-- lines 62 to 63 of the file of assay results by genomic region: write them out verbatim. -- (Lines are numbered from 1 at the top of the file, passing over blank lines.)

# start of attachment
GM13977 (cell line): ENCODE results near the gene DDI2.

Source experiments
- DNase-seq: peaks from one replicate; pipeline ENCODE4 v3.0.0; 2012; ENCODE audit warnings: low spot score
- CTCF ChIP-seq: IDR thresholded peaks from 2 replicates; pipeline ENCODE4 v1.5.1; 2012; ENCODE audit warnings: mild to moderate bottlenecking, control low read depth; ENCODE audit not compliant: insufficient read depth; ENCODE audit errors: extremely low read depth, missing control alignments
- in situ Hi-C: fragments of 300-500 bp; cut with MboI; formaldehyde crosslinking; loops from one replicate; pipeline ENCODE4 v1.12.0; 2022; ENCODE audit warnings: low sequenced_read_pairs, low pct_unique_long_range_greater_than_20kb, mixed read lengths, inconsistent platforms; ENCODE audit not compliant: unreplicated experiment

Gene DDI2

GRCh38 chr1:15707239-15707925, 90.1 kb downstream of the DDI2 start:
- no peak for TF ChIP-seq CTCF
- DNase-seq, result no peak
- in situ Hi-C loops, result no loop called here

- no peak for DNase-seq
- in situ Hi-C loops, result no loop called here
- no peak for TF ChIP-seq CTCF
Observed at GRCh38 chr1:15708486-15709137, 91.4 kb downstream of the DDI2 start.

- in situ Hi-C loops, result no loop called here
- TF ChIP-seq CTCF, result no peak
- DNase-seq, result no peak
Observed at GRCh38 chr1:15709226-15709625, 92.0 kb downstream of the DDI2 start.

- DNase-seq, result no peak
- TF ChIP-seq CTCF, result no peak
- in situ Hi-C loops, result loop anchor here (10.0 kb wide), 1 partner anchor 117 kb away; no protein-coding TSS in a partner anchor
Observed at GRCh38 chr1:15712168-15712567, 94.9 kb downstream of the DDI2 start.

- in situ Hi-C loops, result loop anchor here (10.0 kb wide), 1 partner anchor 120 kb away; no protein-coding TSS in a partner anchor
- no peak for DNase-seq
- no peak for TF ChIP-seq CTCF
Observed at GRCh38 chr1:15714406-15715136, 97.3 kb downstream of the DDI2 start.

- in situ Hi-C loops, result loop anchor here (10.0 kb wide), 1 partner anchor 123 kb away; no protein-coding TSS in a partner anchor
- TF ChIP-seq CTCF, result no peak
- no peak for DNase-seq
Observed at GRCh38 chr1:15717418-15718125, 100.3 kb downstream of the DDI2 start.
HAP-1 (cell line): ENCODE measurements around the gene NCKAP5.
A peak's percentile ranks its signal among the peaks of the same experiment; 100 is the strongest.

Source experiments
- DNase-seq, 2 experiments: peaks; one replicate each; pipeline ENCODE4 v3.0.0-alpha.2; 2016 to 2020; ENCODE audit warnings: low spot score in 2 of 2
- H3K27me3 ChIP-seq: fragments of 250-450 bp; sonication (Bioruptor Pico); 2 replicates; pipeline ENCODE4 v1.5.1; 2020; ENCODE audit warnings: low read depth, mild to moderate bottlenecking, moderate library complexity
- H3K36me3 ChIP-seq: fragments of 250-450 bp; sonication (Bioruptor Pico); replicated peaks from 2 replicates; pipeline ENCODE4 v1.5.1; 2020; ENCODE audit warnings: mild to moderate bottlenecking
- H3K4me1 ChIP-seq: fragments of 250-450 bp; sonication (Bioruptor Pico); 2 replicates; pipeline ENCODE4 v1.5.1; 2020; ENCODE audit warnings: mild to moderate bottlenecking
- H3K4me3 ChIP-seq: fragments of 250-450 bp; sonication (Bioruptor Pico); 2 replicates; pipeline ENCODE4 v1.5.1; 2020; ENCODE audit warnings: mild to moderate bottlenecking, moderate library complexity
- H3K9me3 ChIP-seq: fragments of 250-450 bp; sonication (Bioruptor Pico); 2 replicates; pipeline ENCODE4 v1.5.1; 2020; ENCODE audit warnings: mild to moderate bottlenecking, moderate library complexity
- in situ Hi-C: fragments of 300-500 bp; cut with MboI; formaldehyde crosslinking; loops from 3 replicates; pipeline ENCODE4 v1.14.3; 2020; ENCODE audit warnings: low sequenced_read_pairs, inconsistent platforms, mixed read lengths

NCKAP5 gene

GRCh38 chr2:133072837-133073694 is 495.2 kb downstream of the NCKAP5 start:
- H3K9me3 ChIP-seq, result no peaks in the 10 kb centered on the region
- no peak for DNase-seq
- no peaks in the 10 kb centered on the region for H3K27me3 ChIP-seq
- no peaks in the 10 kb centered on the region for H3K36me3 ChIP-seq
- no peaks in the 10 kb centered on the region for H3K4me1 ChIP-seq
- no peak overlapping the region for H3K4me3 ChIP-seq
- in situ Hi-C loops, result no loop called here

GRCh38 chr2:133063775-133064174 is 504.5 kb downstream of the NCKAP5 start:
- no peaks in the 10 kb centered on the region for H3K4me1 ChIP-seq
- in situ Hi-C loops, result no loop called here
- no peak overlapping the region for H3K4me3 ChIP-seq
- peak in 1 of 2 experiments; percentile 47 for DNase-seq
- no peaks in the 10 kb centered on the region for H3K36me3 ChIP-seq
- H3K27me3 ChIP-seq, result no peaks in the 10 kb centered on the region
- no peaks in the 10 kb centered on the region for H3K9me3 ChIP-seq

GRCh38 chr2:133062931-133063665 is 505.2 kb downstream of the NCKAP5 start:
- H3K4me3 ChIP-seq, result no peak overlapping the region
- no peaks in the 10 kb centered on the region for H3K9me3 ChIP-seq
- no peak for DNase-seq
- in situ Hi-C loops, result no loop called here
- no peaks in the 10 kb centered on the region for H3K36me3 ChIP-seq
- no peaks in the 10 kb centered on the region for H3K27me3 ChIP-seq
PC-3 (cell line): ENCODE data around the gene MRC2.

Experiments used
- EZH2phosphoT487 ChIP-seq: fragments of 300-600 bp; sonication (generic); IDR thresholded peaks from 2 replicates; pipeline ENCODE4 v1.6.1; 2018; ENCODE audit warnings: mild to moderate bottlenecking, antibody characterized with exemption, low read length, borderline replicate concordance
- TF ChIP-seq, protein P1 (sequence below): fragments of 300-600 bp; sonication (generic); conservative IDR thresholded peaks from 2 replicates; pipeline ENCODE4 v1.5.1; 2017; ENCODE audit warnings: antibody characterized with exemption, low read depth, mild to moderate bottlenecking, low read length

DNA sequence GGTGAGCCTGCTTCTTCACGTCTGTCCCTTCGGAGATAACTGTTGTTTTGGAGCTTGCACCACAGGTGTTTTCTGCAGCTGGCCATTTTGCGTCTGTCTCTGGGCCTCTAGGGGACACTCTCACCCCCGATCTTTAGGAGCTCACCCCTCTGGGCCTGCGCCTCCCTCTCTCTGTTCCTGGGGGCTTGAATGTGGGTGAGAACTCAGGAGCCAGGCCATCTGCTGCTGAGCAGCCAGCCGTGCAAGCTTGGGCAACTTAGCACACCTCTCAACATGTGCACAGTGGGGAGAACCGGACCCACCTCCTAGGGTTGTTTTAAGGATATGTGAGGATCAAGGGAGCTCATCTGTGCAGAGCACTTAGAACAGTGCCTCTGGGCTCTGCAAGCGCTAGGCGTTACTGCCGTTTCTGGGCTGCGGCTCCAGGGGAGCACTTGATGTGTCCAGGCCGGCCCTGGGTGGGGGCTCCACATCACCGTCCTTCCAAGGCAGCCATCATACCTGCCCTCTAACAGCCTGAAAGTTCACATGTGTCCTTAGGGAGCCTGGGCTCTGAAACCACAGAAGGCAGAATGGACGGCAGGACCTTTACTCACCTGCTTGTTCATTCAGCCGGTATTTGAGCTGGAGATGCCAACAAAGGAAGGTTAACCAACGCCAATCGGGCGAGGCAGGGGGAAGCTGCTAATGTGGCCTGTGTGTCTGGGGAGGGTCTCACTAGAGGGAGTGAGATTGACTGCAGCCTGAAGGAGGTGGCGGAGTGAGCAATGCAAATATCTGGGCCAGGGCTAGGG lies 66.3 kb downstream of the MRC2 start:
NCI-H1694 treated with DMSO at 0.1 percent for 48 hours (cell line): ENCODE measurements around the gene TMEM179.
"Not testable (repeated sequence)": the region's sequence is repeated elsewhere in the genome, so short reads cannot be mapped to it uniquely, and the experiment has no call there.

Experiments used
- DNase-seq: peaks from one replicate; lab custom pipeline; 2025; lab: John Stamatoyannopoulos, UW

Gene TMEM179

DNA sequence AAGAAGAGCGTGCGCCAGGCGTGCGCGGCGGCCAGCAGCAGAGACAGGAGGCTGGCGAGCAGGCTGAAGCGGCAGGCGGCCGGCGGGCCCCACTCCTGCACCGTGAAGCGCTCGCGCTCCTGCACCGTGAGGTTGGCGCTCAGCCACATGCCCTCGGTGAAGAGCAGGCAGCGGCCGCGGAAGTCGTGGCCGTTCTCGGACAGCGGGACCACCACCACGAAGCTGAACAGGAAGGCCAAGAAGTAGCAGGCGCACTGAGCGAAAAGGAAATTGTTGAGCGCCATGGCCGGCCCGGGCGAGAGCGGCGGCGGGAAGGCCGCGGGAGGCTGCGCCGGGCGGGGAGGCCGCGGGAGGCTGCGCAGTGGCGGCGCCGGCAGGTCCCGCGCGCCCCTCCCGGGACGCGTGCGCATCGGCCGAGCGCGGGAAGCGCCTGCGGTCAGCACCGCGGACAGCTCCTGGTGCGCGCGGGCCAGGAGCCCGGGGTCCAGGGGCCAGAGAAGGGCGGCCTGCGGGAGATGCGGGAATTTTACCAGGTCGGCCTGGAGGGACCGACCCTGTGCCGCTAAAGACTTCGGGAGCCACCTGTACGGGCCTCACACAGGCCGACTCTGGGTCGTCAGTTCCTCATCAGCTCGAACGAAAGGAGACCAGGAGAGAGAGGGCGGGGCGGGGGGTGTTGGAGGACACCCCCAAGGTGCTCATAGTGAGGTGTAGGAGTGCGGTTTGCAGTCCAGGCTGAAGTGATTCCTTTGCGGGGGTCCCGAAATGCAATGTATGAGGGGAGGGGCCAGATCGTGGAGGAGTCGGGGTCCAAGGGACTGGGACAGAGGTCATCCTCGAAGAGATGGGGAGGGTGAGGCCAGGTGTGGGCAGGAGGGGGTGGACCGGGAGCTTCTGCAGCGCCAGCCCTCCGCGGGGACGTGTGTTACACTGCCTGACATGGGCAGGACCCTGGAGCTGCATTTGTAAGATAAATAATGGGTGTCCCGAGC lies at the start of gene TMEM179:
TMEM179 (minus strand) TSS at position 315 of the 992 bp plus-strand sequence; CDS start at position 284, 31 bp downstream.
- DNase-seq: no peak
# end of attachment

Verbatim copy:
- in situ Hi-C loops, result no loop called here
- no peaks in the 10 kb centered on the region for H3K36me3 ChIP-seq